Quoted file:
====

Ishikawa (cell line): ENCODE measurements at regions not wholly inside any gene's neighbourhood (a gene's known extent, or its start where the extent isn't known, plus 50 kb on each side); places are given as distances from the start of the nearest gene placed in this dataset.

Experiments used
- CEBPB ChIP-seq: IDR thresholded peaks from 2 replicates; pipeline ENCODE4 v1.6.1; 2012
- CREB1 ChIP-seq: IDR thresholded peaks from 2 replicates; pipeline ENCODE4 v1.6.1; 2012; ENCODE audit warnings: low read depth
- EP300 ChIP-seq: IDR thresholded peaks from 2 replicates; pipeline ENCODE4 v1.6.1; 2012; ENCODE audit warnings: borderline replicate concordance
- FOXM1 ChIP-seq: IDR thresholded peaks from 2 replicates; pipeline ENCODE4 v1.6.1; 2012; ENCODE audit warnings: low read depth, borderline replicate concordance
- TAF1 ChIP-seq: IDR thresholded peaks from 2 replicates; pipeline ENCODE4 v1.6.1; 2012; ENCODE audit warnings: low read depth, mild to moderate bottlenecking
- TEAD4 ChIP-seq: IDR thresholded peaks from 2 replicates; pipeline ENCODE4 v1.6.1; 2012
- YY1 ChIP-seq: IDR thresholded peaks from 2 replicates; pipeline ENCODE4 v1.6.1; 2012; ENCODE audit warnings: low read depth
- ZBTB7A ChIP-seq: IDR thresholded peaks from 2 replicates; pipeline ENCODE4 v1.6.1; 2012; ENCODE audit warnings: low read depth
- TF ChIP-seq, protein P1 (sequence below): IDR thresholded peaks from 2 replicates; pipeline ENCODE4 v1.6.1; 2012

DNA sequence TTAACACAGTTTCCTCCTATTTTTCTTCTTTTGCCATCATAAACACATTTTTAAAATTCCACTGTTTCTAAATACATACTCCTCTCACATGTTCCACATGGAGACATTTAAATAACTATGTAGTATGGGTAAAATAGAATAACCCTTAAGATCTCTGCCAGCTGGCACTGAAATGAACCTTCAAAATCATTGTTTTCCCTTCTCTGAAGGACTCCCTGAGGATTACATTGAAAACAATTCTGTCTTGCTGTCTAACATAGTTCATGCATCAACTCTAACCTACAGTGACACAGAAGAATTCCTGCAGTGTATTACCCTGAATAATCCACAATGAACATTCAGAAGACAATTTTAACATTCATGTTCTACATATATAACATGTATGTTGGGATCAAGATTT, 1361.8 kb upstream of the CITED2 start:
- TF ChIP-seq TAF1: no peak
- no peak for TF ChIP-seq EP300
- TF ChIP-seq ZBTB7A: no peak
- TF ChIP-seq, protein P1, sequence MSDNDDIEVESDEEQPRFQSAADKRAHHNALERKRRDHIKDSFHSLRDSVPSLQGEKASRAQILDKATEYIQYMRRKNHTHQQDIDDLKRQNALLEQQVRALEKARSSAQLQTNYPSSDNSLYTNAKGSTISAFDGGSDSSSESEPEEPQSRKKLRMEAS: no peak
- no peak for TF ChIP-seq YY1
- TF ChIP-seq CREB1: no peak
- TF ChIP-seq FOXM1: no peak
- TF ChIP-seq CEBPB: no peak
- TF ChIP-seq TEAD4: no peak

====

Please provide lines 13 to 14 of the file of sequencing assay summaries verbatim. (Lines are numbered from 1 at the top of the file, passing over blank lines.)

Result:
- TF ChIP-seq TAF1: no peak
- no peak for TF ChIP-seq EP300